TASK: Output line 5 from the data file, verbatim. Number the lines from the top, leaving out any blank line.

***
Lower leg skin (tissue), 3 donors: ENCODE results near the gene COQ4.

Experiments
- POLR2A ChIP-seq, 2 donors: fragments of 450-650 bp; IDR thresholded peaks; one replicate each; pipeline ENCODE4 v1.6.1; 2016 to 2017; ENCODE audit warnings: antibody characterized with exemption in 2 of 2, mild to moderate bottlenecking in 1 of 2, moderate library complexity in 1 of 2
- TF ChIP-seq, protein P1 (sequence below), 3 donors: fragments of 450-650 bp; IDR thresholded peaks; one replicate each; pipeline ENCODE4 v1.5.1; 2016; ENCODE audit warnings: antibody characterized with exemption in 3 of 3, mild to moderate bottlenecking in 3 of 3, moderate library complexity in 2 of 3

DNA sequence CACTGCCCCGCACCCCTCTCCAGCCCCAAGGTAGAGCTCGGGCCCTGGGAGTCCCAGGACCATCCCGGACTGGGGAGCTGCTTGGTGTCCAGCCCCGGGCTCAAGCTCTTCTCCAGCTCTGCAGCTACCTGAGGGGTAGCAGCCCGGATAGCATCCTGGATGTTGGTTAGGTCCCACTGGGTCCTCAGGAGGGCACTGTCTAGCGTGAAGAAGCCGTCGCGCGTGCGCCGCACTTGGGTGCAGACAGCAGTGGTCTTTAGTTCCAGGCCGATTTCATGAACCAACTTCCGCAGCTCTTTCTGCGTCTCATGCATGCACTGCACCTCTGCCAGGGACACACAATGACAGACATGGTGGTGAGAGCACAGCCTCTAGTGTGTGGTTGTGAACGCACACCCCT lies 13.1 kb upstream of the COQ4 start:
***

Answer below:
DNA sequence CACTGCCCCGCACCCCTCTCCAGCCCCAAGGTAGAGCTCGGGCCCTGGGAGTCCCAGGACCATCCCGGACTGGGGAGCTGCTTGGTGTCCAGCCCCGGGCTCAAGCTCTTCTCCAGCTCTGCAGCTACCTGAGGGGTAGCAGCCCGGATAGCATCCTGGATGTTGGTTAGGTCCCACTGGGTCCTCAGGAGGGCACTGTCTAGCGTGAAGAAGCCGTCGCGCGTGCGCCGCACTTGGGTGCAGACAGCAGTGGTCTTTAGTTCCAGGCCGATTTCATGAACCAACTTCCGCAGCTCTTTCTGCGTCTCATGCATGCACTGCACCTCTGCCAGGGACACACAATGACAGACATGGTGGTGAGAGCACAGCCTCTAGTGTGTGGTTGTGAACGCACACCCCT lies 13.1 kb upstream of the COQ4 start: